December 1, 2010
…Shrek the Musical. The West End could use another dose of humour and fantasy – Wicked’s still a classic, but we’re about due something new. Previews start 6 May 2010. This preview video was posted today:
Here are some other projects I’m hoping to catch in the new year…
Crazy For You (Regent’s Park Open Air Theatre from July)
Company (Southwark Playhouse from Feb)
November 25, 2010
Here is my review of Sherman Cymru’s take on Shakespeare’s Measure for Measure, which I wrote for The Public Reviews.
Their theatre on Senghennydd road is closed for redevelopment until next autumn, but the Sherman Cymru creative team continue to champion new writing and edgy directing elsewhere in Cardiff. Their Measure for Measure, a sadly under-performed Shakespeare play, is set in an indeterminate time and place, but is hosted by the otherworldly space that is The Provincial – an old converted bank complete with classic pillars and dark vaults. Performing in the round and on various levels and platforms, the cast of seven double up on parts in a bohemian and seductive version of this tale of morality, desire and corruption. The cold-hearted, pious Angelo is put in charge of a city filled with brothels and lusty punters, and quickly makes an example of a young man, Claudio, who has impregnated his lover before marriage. His sister, a nun, is implicated when she goes to plead with Angelo on her brother’s behalf. Angelo’s repressed lust is stirred by Isabella’s purity and beauty, and he bargains with her to sleep with him in return for her brother’s freedom.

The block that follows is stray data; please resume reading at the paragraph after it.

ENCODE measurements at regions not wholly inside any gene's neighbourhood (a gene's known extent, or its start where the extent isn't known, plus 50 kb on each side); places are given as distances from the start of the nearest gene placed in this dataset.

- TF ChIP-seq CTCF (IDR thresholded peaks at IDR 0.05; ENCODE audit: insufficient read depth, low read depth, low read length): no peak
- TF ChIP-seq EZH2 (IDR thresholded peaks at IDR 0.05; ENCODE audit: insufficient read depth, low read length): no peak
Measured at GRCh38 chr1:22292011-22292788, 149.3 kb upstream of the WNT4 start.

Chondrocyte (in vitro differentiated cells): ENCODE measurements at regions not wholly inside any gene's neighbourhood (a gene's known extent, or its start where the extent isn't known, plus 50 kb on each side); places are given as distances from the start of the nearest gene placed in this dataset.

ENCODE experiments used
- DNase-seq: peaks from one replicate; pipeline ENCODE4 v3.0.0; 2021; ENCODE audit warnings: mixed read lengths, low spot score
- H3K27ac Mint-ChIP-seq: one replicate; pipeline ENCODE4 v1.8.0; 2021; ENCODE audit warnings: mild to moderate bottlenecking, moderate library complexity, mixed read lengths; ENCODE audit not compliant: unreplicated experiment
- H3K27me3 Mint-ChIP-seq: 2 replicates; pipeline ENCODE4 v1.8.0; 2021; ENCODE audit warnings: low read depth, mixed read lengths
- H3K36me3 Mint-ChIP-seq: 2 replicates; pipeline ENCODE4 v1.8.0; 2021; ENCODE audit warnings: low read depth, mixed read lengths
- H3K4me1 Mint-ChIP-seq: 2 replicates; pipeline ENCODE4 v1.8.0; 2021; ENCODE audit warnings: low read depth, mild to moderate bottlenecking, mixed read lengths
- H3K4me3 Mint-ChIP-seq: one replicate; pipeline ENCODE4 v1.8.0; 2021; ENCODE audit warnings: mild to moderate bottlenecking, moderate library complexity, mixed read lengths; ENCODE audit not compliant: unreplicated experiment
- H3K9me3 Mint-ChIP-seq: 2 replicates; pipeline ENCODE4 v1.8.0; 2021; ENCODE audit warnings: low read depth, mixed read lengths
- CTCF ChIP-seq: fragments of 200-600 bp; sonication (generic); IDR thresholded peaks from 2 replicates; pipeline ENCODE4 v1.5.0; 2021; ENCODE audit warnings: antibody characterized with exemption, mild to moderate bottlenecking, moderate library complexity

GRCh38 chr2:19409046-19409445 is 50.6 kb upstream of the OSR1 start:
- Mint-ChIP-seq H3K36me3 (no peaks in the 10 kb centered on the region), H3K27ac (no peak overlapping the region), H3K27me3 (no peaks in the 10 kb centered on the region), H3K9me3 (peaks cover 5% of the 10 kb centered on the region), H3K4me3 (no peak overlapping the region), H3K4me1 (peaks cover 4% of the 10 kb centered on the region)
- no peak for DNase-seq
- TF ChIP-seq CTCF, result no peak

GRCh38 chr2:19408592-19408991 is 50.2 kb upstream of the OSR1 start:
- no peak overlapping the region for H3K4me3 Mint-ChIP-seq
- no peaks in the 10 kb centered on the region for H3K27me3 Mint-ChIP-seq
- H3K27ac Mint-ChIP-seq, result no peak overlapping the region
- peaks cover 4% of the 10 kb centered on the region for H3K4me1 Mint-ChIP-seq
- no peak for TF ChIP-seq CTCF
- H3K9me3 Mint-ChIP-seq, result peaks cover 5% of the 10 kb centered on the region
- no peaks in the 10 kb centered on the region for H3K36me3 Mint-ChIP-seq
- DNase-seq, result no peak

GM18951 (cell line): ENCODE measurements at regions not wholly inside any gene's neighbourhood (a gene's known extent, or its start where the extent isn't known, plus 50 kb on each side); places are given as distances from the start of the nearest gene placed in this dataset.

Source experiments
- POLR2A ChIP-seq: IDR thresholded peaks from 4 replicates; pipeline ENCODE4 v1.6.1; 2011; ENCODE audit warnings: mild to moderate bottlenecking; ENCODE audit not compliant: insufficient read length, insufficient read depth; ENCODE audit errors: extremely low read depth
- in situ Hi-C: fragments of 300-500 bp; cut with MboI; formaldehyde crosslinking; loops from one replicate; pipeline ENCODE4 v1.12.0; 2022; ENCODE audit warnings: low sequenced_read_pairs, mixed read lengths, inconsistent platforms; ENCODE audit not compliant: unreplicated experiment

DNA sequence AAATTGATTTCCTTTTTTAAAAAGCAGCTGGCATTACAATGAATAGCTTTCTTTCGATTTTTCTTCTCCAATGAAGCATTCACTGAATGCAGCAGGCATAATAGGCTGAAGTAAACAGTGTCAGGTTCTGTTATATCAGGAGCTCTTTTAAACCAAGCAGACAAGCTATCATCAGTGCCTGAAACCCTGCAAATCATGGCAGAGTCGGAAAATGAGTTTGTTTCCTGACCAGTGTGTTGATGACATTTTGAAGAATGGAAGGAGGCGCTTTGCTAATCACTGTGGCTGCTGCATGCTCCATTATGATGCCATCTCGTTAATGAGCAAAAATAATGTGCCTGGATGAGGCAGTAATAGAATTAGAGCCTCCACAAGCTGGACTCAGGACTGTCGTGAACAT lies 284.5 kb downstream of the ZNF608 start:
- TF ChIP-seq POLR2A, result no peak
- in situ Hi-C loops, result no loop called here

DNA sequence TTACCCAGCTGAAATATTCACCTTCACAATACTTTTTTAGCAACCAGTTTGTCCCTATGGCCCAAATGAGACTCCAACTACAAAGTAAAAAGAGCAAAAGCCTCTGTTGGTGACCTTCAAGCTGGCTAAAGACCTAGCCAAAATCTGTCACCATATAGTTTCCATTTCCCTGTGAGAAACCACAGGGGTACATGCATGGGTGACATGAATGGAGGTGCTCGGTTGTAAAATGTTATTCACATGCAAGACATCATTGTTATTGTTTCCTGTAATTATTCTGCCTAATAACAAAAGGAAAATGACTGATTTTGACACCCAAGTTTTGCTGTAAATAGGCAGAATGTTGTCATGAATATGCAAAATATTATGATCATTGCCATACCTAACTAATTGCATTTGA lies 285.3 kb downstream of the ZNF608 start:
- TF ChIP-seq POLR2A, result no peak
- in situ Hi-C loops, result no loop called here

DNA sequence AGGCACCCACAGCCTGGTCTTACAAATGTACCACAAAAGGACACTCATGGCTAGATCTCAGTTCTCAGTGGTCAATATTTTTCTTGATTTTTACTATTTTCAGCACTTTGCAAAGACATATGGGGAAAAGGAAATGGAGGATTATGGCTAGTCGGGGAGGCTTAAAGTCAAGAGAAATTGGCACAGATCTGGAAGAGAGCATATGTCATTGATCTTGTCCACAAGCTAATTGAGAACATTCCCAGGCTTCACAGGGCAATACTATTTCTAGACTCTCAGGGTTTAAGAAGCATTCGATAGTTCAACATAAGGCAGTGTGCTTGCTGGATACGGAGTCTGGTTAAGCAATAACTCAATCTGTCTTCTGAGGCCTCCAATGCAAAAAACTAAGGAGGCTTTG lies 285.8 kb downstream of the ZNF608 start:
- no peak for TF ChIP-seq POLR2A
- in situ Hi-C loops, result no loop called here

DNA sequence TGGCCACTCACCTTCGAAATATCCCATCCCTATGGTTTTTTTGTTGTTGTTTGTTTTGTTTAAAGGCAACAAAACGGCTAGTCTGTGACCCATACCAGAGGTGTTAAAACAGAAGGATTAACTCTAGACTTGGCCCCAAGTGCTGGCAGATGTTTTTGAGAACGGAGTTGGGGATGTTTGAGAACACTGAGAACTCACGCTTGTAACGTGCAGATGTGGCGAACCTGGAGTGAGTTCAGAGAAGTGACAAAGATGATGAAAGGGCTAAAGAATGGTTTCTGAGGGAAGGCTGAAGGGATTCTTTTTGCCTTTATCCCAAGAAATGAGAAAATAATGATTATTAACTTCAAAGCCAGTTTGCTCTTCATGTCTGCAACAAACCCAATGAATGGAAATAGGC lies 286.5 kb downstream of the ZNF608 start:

The cast, slickly masterminded by the Sherman’s associate director Amy Hodge, makes this tangled web of disguise, seduction, fantasy and punishment utterly compelling. The impressive space of The Provincial turns your head, quite literally, as characters address each other from different sides and levels as the action is constantly moved around. Martini glasses and lingerie are draped around tables near the audience, and the fascinating costume designs involve both layers of hedonism (lace, chains, nail polish, flesh) and devoutness (collars, robes, black and white.) This works especially well with the actors who play two characters; their costumes combine a bawdy, raunchy side and a conservative severity. Ifan Meredith is particularly striking as the complex Angelo, who is not simply a tyrant but a man terrified of his natural urges. His Isabella (Kezia Burrows) is a strong female lead, though her turmoil is rather too passionately acted early on, leaving little room to develop the character further. The use of a solo saxophonist and bluesy vocals by a wandering street girl (Anita Reynolds) gives the play a haunting edge, as their notes linger in the smoky air.
Eiry Thomas shines as bawdy, laddish Lucio, adding a Welsh twist to the character that makes him seem more knowing and at ease than others. She delivers some of the best lines in the piece, getting the laughs in more than one scene. For one of Shakespeare’s more intense plays, the confrontation scenes and agonizing speeches did not drag, and the suspense was kept high by the excellent pace of the acting. The company have taken the solid moral plot and added dashes of intoxicating smoke, jazz and S&M to make it modern and relevant. The Sherman’s Measure for Measure doesn’t sacrifice the story to its modern twists, but makes it a genuinely enjoyable and thought-provoking piece of theatre for a contemporary audience.